36 (Quai Des Orfevres)

Starring: Daniel Auteuil, Gerard Depardieu and Valeria Golino
Tartan DVD
RRP: £19.99
Certificate: 15
Available 18 September 2006

The Parisian Chief of Police is about to retire and what he most wants, as a last trophy, is the capture and conviction of an anonymous and violent biker gang. Whoever gets the gang gets his position. This simple proposition fuels a ruthless and brutal clash between Leo Vrinks and Denis Klien, two policemen who were once partners and now due to an incident in their past have nothing but hatred and animosity between them. As the competition intensifies so does their hatred for each other, corrupting their own personal morality and leading to inevitable tragedy...

36 (2004) was directed by Olivier Marchal from a screenplay by Marchal and Julien Rappeneau and was nominated for a number of awards. To be honest, given the films superior quality, I was surprised to find that it hadn't won a single one. Both the script and the direction are flawless. The score, by Erwann Kermorvant and Axelle Renoir, cleverly avoids the usual heart pounding overblown edifice that one has come to expect from a thriller, for a more understated brooding piece that increases the tension beyond what most people could stand.

Although the actors' performances cannot be faulted the film really comes down to the relationship between Vrinks, played by the ever watchable Daniel Auteuil, and Klien, played by Gérard Depardieu. Being a great fan of both these men's work, I settled down expecting a real treat and in the end I wasn't the least bit disappointed. Power, passion and hatred positively ooze from them and in the scenes which they share together you could cut the air with a baguette. Special note should go to Valeria Golino, who plays Vrinks wife and Kliens ex-wife, not only is this actress great in both French and American films, she is just so beautiful. Just one look and you can see why both men would fight to the death for her.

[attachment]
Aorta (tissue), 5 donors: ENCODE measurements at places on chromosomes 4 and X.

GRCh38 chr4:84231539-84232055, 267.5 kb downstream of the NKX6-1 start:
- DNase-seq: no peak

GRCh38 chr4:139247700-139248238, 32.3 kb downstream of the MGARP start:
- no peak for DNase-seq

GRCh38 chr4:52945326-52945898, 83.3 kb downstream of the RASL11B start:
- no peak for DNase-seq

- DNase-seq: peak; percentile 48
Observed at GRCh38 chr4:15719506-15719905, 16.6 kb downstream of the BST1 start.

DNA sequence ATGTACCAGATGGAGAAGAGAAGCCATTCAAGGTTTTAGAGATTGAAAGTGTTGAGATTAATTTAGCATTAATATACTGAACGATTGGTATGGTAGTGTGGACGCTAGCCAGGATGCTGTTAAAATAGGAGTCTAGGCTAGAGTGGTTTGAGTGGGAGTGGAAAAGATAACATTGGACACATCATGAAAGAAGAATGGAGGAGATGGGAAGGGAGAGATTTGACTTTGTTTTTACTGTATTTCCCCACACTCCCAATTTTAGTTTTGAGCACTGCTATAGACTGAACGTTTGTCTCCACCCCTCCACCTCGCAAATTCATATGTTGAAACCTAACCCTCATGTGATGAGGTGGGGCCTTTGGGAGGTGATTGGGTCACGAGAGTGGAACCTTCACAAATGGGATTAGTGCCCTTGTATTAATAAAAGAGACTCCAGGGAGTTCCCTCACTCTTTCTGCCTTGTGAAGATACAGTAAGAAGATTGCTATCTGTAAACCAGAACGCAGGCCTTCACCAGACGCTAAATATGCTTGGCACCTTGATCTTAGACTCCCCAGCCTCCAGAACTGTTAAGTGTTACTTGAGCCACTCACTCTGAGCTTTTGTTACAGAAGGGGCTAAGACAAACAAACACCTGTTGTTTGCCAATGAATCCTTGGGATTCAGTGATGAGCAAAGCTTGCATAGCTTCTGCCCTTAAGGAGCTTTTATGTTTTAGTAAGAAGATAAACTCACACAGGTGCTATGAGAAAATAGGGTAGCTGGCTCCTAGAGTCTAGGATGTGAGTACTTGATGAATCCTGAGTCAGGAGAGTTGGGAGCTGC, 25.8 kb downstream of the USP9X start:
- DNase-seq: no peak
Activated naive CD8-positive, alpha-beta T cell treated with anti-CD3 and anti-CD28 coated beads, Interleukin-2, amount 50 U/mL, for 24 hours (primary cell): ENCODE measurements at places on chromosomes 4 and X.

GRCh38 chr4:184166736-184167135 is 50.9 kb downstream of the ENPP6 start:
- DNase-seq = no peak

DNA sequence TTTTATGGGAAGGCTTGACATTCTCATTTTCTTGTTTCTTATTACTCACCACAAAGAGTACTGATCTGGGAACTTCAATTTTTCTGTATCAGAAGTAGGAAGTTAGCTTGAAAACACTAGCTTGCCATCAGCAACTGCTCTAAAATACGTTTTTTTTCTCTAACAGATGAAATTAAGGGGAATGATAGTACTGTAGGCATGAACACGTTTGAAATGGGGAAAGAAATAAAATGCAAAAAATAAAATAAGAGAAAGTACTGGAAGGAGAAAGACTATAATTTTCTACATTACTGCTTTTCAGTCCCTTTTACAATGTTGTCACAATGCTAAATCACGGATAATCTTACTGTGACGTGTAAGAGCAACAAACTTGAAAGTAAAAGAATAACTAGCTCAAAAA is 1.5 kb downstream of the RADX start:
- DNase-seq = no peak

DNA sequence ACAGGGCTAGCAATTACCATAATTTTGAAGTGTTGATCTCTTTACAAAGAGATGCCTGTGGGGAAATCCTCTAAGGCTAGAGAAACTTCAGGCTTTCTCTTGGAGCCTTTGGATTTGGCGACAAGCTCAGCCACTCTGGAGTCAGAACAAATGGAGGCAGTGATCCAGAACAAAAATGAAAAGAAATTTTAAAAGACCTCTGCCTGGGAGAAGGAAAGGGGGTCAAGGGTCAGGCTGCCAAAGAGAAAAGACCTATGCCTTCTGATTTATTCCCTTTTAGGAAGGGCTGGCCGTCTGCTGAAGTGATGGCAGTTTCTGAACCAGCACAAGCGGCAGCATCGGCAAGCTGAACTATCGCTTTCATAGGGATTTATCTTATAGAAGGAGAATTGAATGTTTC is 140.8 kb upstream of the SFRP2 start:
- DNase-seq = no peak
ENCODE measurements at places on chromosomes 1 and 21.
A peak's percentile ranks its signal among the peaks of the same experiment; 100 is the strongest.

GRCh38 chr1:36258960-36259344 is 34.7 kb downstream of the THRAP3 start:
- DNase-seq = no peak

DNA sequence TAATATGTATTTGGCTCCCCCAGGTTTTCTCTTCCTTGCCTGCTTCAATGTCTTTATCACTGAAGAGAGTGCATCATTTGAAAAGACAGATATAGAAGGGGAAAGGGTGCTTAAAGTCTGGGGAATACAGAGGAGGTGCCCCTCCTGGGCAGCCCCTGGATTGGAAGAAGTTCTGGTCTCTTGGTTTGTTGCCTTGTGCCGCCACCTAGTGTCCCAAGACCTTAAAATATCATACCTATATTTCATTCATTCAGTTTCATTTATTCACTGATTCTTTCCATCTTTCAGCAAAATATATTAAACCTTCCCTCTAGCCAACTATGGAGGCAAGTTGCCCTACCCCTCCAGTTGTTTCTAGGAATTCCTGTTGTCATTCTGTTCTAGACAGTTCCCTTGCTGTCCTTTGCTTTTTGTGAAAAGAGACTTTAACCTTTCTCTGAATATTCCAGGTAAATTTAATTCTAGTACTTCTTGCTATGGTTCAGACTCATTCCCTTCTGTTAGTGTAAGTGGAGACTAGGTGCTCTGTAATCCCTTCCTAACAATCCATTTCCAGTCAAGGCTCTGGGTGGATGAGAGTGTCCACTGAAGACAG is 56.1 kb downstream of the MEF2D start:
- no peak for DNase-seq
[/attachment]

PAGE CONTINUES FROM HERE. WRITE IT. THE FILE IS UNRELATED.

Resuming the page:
As with any great thriller the film is full of unexpected plot twists, which don't let up until the last frame. Apart from the men's personal lives, which they try and keep separate from their work, their outlook and methods do not distinguish them much from the criminals which they are chasing. The only character which seems to have any moral qualms about what is happening is, not surprisingly, one of Vrinks female underlings - Verhagen, played by Catherine Marchal. I say that not to be sexist, Marchal seems to view all the male protagonists as so testosterone poisoned that it has affected their ability to make moral judgements in their work. Like the wives at home it is only the female perspective that seems to be able to distinguish between right and wrong.

As a small aside, according to the director, himself an ex-cop, everything in the film is true except for the last half hour, which was changed to give an ending which allowed for the possibility of hope and redemption.

There is a good set of audio options; French stereo, 5.1 and DTS, with subtitles, as well as an English dub. The dub version does an adequate job, but can't compare to the sheer power and authenticity that Auteuil and Depardieu bring to their roles. Listening to the dub is like listening to my impression of Cary Grant: you know you should get the voice but you just can't seem to place any well known actors which sound like a Welshman with a cold.

The extras are not bad, consisting of four featurettes, the usual Making Of (a meaty 27 mins), one on weapons (13 mins), and another on costume (14 mins) and an interview with the director (9 mins). You also get the original feature trailer and the inevitable set of trailers for other films.

Without reservation, this has got to be not only the best French thriller I've ever seen in a long long time, but is more than equal to Michael Mann's Heat (1995). If you have to watch it in the dubbed version it's still a good film but in the original French it is little short of spectacular.

Charles Packer

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